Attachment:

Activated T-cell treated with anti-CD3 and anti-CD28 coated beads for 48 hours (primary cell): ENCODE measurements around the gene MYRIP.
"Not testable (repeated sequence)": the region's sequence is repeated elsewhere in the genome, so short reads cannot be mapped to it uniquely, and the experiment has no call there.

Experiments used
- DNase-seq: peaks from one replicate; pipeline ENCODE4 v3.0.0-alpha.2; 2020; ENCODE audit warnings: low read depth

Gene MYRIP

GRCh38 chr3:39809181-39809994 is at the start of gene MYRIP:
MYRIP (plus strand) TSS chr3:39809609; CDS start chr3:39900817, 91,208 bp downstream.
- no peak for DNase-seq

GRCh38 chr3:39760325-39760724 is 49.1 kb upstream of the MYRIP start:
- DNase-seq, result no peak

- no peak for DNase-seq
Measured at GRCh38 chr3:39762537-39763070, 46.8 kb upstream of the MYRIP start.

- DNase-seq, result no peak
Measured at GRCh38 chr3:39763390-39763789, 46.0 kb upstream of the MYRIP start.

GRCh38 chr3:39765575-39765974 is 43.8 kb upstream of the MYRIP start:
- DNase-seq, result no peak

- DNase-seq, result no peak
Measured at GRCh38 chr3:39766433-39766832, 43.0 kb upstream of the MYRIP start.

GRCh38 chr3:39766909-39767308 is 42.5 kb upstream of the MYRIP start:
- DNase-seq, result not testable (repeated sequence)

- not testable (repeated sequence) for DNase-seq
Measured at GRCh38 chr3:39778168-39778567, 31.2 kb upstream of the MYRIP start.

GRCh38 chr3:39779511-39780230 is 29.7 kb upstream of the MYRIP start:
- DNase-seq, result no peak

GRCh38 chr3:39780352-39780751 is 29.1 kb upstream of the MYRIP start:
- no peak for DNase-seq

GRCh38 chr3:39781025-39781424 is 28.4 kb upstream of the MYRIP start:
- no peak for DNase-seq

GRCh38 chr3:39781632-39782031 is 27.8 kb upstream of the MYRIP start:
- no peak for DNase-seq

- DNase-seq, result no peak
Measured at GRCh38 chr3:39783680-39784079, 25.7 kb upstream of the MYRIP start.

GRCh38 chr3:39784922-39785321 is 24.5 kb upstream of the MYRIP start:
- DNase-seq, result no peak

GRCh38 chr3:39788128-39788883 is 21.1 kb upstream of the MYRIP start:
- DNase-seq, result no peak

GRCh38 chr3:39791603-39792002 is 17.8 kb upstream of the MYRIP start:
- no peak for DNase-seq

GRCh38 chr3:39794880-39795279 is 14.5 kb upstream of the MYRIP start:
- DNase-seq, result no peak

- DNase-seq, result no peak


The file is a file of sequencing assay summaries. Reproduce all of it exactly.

Activated T-cell treated with anti-CD3 and anti-CD28 coated beads for 48 hours (primary cell): ENCODE measurements around the gene MYRIP.
"Not testable (repeated sequence)": the region's sequence is repeated elsewhere in the genome, so short reads cannot be mapped to it uniquely, and the experiment has no call there.

Experiments used
- DNase-seq: peaks from one replicate; pipeline ENCODE4 v3.0.0-alpha.2; 2020; ENCODE audit warnings: low read depth

Gene MYRIP

GRCh38 chr3:39809181-39809994 is at the start of gene MYRIP:
MYRIP (plus strand) TSS chr3:39809609; CDS start chr3:39900817, 91,208 bp downstream.
- no peak for DNase-seq

GRCh38 chr3:39760325-39760724 is 49.1 kb upstream of the MYRIP start:
- DNase-seq, result no peak

- no peak for DNase-seq
Measured at GRCh38 chr3:39762537-39763070, 46.8 kb upstream of the MYRIP start.

- DNase-seq, result no peak
Measured at GRCh38 chr3:39763390-39763789, 46.0 kb upstream of the MYRIP start.

GRCh38 chr3:39765575-39765974 is 43.8 kb upstream of the MYRIP start:
- DNase-seq, result no peak

- DNase-seq, result no peak
Measured at GRCh38 chr3:39766433-39766832, 43.0 kb upstream of the MYRIP start.

GRCh38 chr3:39766909-39767308 is 42.5 kb upstream of the MYRIP start:
- DNase-seq, result not testable (repeated sequence)

- not testable (repeated sequence) for DNase-seq
Measured at GRCh38 chr3:39778168-39778567, 31.2 kb upstream of the MYRIP start.

GRCh38 chr3:39779511-39780230 is 29.7 kb upstream of the MYRIP start:
- DNase-seq, result no peak

GRCh38 chr3:39780352-39780751 is 29.1 kb upstream of the MYRIP start:
- no peak for DNase-seq

GRCh38 chr3:39781025-39781424 is 28.4 kb upstream of the MYRIP start:
- no peak for DNase-seq

GRCh38 chr3:39781632-39782031 is 27.8 kb upstream of the MYRIP start:
- no peak for DNase-seq

- DNase-seq, result no peak
Measured at GRCh38 chr3:39783680-39784079, 25.7 kb upstream of the MYRIP start.

GRCh38 chr3:39784922-39785321 is 24.5 kb upstream of the MYRIP start:
- DNase-seq, result no peak

GRCh38 chr3:39788128-39788883 is 21.1 kb upstream of the MYRIP start:
- DNase-seq, result no peak

GRCh38 chr3:39791603-39792002 is 17.8 kb upstream of the MYRIP start:
- no peak for DNase-seq

GRCh38 chr3:39794880-39795279 is 14.5 kb upstream of the MYRIP start:
- DNase-seq, result no peak

- DNase-seq, result no peak